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Violin Concertos - Released August 24, 2018 | Alpha

Hi-Res Booklet Distinctions 5 de Diapason
Chouchane Siranossian is a rising star of the baroque and classical violin, Jakob Lehmann a virtuoso violinist and orchestral director who frequently conducts Anima Eterna. Together, they embody what the Bruges orchestra and its founder, Jos van Immerseel, have decided to call the ‘Next Generation Anima Eterna’... Today they are presenting Mendelssohn’s Violin Concerto in its original version. “We wanted to take a look into Mendelssohn’s workshop. He struggled with his self-diagnosed ‘revision disease’ and always strove to work hard on himself and his creations” says Jakob Lehmann. Chouchane Siranossian keeps on : “It was a fascinating experience for me to discover historical research and its implementation on period instruments in collaboration with Anima Eterna Brugge. In my interpretation, I used exclusively the fingerings, bowings and other performance markings of Ferdinand David and Joseph Joachim, both of whom rehearsed the work with the composer.” This recording is rounded off with the Octet, also in its original version, which is longer and has many alterations in instrumentation, harmony and articulation... © Alpha Classics
£31.96

Violin Concertos - Released June 1, 2018 | DOREMI

Booklet Distinctions 5 de Diapason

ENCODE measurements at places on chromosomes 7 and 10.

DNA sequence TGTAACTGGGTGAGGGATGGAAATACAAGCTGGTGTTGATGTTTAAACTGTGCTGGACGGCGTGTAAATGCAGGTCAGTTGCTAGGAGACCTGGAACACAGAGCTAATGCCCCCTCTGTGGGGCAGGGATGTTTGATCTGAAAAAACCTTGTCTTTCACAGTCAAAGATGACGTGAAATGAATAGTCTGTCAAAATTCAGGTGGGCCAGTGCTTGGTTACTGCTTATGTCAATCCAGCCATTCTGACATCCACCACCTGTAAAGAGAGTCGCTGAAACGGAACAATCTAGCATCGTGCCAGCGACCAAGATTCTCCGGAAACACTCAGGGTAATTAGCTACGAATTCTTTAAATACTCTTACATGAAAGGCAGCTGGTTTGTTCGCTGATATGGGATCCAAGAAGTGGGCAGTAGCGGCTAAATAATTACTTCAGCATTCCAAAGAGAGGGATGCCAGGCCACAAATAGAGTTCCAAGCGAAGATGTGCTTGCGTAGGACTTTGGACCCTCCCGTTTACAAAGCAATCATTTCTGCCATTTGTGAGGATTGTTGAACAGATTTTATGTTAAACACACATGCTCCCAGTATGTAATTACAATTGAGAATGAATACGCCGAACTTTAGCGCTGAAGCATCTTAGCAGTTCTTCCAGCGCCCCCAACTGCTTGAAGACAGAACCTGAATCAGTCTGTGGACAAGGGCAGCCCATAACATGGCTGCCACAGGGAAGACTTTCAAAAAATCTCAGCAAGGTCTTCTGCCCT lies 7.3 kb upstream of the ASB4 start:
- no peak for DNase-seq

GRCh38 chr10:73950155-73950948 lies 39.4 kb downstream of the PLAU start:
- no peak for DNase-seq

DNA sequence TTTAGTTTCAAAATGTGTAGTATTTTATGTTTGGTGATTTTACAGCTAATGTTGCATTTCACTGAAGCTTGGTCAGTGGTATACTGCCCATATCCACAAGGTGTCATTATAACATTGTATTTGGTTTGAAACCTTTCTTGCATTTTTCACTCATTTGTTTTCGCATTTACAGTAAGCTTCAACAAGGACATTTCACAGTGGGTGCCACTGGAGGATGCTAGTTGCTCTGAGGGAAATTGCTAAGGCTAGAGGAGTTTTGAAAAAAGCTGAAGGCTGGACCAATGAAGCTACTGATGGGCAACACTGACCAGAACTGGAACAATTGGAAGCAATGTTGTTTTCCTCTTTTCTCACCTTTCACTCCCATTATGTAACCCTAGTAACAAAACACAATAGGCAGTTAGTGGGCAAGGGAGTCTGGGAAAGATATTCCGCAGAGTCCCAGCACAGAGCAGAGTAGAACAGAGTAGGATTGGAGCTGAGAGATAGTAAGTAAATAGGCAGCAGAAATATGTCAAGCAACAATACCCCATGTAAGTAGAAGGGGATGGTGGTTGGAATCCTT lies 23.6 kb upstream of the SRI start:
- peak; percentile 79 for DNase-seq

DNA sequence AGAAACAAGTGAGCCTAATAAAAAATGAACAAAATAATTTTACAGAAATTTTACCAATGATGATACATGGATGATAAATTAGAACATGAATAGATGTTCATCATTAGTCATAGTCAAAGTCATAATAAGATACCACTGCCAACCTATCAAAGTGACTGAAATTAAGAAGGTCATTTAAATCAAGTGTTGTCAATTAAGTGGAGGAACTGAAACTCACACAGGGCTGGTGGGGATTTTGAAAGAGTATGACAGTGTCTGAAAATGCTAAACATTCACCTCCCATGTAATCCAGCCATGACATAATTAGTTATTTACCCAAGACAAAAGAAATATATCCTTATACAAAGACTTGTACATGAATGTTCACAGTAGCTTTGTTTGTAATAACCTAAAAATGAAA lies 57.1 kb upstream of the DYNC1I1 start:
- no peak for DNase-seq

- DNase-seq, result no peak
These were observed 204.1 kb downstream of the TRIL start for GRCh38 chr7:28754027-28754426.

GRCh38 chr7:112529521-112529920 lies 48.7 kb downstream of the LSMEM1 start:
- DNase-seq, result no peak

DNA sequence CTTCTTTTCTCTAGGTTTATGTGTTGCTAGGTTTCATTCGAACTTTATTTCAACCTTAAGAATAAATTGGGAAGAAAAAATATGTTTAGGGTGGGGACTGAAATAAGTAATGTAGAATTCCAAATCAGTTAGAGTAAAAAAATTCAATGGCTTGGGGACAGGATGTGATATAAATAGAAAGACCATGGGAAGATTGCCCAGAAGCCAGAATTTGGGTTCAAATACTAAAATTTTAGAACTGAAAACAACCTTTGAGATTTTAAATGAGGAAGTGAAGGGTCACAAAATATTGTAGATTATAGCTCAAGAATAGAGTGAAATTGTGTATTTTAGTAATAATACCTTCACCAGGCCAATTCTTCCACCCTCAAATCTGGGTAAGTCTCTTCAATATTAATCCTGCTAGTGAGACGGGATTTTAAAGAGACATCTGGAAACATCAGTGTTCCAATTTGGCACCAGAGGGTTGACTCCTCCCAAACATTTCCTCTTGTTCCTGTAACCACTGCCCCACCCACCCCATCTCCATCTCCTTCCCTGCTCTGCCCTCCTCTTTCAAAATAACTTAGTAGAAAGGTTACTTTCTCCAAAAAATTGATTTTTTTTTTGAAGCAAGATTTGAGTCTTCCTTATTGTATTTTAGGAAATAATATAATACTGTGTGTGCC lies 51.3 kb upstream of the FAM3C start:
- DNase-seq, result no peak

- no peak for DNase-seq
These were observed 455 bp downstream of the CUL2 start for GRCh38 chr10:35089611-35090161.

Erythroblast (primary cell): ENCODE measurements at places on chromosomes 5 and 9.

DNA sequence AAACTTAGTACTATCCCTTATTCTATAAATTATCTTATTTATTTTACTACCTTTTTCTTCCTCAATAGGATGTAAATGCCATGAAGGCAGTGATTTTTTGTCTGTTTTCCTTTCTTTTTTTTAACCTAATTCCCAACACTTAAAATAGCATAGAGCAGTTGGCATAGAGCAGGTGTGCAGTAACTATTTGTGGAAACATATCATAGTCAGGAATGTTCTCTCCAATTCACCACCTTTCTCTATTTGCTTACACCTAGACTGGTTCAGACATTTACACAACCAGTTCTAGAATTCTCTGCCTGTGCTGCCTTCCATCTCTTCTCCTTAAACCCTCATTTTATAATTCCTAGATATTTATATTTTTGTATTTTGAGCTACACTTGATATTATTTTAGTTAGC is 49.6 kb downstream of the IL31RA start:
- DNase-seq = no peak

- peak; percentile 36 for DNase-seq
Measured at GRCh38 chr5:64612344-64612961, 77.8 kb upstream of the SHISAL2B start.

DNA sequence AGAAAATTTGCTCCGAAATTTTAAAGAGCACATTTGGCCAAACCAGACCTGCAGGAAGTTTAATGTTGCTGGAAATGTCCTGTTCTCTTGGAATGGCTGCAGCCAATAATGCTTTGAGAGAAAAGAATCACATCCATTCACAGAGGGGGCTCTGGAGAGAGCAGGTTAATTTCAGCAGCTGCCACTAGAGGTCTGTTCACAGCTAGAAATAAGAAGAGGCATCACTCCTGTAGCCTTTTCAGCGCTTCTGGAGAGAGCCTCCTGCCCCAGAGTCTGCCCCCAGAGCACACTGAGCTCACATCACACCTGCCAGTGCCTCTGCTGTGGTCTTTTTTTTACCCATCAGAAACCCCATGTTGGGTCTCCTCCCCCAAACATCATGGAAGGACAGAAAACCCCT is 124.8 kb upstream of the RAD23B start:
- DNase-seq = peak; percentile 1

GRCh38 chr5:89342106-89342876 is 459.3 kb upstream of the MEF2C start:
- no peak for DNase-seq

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Violin Concertos - Released June 2, 2015 | PentaTone

Hi-Res Booklet
£12.49

Violin Concertos - Released January 1, 1994 | Decca Music Group Ltd.

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Violin Concertos - Released November 1, 2011 | Music and Arts Programs of America

£6.39

Violin Concertos - Released November 12, 2003 | Naxos

Booklet Distinctions Diapason d'or
£6.39

Violin Concertos - Released March 1, 2002 | Naxos

Booklet
£6.39

Violin Concertos - Released January 11, 2002 | Naxos

Was Joseph Szigeti the best violinist of the middle years of the twentieth century? Possibly, but with competition from Heifetz and Kreisler, among many others, such a claim is hardly beyond debate. Was Szigeti a better violinist than any of the violinists of the latter years of the twentieth century? Probably, because even with competition from Perlman and Mutter, among many others, Szigeti's clear-eyed, sweet-toned, strong-armed playing far outclasses the competition. Compare Szigeti's 1933 recording of Mendelssohn's Violin Concerto with Thomas Beecham conducting the London Philharmonic and his 1928 recording of Brahms' Violin Concerto with Hamilton Harty conducting the Hallé Orchestra with the competition. Certainly, Heifetz's performances are cleaner and more stinging while Kreisler's performances are warmer and more singing. But Szigeti's performances are more passionate, more driven, and more compelling than Heifetz's or Kreisler's and far more intense and concentrated than Perlman's or Mutter's. Indeed, Szigeti's playing is so full of character and strength that at his best -- and his performance of the Mendelssohn concerto may be the best ever recorded -- he may have had equals but he had no superiors. Opus Kura's sound is, however, beyond all argument, the best these performances have ever had. While still antique, they sound like the best 78s anyone ever heard.
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Violin Concertos - Released January 17, 2001 | Naxos

Booklet
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Violin Concertos - Released April 22, 2000 | Naxos